“Mrs. Ellenberg, you have to run!” exclaimed my middle school students. I had been a social justice educator at a small, independent school for five years when I discussed the possibility of my running for a seat on the San Jose Unified School District’s Board of Education.
Each year I had taught my sixth-, seventh-, and eighth-grade students what it meant to be an engaged citizen: philanthropy, service, activism, political advocacy, ethical spending, and peer modeling. We examined issues of social urgency, looked to see who was working to alleviate those issues, and asked how we could play a role. It occurred to me during a meeting at my daughter’s public school that I needed to model what I was teaching: if I wanted an influential voice in my school district, I needed to engage in the political process of running a campaign and getting elected.
The incumbent was a school board veteran of 22 years, but a proposed district policy that I opposed was enough to resonate with the constituency I would eventually represent. My run began in March of 2014, and I was elected eight months and thousands of phone calls, doors knocked, and dollars raised later. I had never done anything like this but found that I quickly became quite comfortable with the process— I enjoyed meeting voters, learning in-depth about the concerns people had, and discovering what was working well in the district and where growth was warranted. I didn’t even mind asking people to contribute to my campaign because I was convinced that getting into this role would position me to do considerable public good. Large urban school districts like SJUSD are bigger than many city governments, with an annual budget exceeding 300 million dollars. The district’s primary business is education, but we are also in the businesses of physical and behavioral health care, finance, maintenance, groundskeeping, construction, immigrant resources, nutrition, human resources, and energy conservation. Serving on a school board is an honor and a serious responsibility. It is perhaps one of the clearest ways to view all of a city or county’s strengths and challenges in one concentrated environment.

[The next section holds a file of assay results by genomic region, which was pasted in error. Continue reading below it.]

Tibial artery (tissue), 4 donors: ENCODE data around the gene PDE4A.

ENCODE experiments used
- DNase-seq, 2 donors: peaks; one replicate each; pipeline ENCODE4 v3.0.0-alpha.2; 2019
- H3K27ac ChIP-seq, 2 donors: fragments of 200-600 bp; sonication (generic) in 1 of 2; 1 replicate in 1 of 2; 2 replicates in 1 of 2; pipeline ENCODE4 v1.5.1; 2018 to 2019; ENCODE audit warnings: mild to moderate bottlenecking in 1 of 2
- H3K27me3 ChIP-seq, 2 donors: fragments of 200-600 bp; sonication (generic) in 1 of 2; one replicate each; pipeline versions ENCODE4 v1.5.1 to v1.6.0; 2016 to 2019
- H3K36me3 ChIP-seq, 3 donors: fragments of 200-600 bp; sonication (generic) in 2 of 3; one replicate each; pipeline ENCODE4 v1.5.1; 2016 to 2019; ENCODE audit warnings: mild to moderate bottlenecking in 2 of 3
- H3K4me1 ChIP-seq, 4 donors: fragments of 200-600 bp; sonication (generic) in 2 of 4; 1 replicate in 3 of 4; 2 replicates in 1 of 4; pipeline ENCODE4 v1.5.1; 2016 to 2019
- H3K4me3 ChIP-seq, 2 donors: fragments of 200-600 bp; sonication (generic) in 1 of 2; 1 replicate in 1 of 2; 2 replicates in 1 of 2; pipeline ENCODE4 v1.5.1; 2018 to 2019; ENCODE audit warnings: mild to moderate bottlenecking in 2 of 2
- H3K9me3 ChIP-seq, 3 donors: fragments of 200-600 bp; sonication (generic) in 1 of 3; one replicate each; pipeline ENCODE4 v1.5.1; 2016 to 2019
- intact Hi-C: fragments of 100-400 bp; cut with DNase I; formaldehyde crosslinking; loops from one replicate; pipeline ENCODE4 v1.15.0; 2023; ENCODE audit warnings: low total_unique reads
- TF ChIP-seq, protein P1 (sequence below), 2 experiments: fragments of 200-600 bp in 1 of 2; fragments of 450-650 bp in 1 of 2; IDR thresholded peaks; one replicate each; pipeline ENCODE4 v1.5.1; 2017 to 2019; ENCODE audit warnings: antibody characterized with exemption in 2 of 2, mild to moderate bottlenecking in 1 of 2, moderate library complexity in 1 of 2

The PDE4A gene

My term began in December 2014, and I got right to work. I imagined I would be able to support my school district’s best efforts to create an environment where all students could succeed. After all, our public schools strive to serve every child who walks through our doors, regardless of their learning needs, emotional challenges, or life circumstances. I was confident that the adults in the district believed in the ability of every child to succeed. And yet . . . .
An opportunity gap had persisted for nearly two decades. I needed to learn quickly why we weren’t having more success, but I found that I wasn’t entirely prepared for what I discovered: when students are struggling, it is often not the result of academic limitations. It is unstable housing, insufficient nutrition, inconsistent health care, and/or lack of access to early childhood educational opportunities.
While a school district plays a vital role in student success, we cannot do the work of ensuring student success entirely on our own. School districts need partners: county agencies that provide safety-net services; community-based organizations that provide supplemental support, instruction, enrichment, and other vital services; and engaged community businesses and individuals who volunteer, mentor, tutor, raise funds, and advocate. If the larger community can ensure that all of its members, including the most vulnerable, have regular access to sufficient nutrition, safe and stable housing, high-quality health care, physical safety, and the opportunity to do meaningful work that will allow for self-sufficiency, all children will succeed in school. This I know to be true.
Despite the existence of these serious societal barriers, my participation on the board has had a measurable impact. My advocacy has led to an extremely progressive family- leave policy for our teachers; the passage of our district’s first parcel tax (with the money designated to support school site teachers and staff); an intensified focus on effective communication; a review and overhaul of the delivery of special education services; and the adoption of policies ranging from gender-neutral bathrooms and protection of undocumented families to free SAT exams for every high school junior. I have been a part of decisions that included the conversion of our transportation fleet to energy-saving buses, the sale and purchase of properties to provide better facilities for students, and the addition of more counseling services for vulnerable students. Our district has a strong relationship with our teachers’ union, and together we have been able to create an evaluation model, supplemented by robust coaching and regular support, that is fast becoming a statewide model.
And yet . . . .The greatest lesson I have learned from my experience is that, while my participation on the school board matters, there are circumstances that impede student success that are far beyond the purview of a school board member. From that I conclude that one of the most important things I can do as a school board member is to reach beyond our district and inspire the entire community—government, private, and nonprofit sectors—to invest in the success of our next generation.
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